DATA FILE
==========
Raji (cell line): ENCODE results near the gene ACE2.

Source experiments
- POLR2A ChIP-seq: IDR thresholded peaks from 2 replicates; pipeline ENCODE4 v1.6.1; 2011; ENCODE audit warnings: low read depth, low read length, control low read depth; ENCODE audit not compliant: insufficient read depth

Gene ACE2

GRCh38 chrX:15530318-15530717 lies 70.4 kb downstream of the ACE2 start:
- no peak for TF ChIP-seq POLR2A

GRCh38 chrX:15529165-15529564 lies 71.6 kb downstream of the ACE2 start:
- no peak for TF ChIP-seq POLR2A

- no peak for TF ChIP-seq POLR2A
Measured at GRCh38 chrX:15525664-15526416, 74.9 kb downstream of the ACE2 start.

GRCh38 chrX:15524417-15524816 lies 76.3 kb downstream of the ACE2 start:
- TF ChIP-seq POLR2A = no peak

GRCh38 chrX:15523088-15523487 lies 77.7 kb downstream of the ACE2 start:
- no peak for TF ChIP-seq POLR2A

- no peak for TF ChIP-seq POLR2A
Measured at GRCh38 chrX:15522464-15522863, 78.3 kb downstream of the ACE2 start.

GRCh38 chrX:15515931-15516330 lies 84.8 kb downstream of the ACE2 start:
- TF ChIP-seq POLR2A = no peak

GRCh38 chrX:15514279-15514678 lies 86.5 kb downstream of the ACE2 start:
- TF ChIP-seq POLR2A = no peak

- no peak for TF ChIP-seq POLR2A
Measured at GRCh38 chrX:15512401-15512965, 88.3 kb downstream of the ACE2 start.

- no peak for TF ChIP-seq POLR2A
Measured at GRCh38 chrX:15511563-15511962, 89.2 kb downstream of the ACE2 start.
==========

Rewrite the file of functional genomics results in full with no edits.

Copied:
Raji (cell line): ENCODE results near the gene ACE2.

Source experiments
- POLR2A ChIP-seq: IDR thresholded peaks from 2 replicates; pipeline ENCODE4 v1.6.1; 2011; ENCODE audit warnings: low read depth, low read length, control low read depth; ENCODE audit not compliant: insufficient read depth

Gene ACE2

GRCh38 chrX:15530318-15530717 lies 70.4 kb downstream of the ACE2 start:
- no peak for TF ChIP-seq POLR2A

GRCh38 chrX:15529165-15529564 lies 71.6 kb downstream of the ACE2 start:
- no peak for TF ChIP-seq POLR2A

- no peak for TF ChIP-seq POLR2A
Measured at GRCh38 chrX:15525664-15526416, 74.9 kb downstream of the ACE2 start.

GRCh38 chrX:15524417-15524816 lies 76.3 kb downstream of the ACE2 start:
- TF ChIP-seq POLR2A = no peak

GRCh38 chrX:15523088-15523487 lies 77.7 kb downstream of the ACE2 start:
- no peak for TF ChIP-seq POLR2A

- no peak for TF ChIP-seq POLR2A
Measured at GRCh38 chrX:15522464-15522863, 78.3 kb downstream of the ACE2 start.

GRCh38 chrX:15515931-15516330 lies 84.8 kb downstream of the ACE2 start:
- TF ChIP-seq POLR2A = no peak

GRCh38 chrX:15514279-15514678 lies 86.5 kb downstream of the ACE2 start:
- TF ChIP-seq POLR2A = no peak

- no peak for TF ChIP-seq POLR2A
Measured at GRCh38 chrX:15512401-15512965, 88.3 kb downstream of the ACE2 start.

- no peak for TF ChIP-seq POLR2A
Measured at GRCh38 chrX:15511563-15511962, 89.2 kb downstream of the ACE2 start.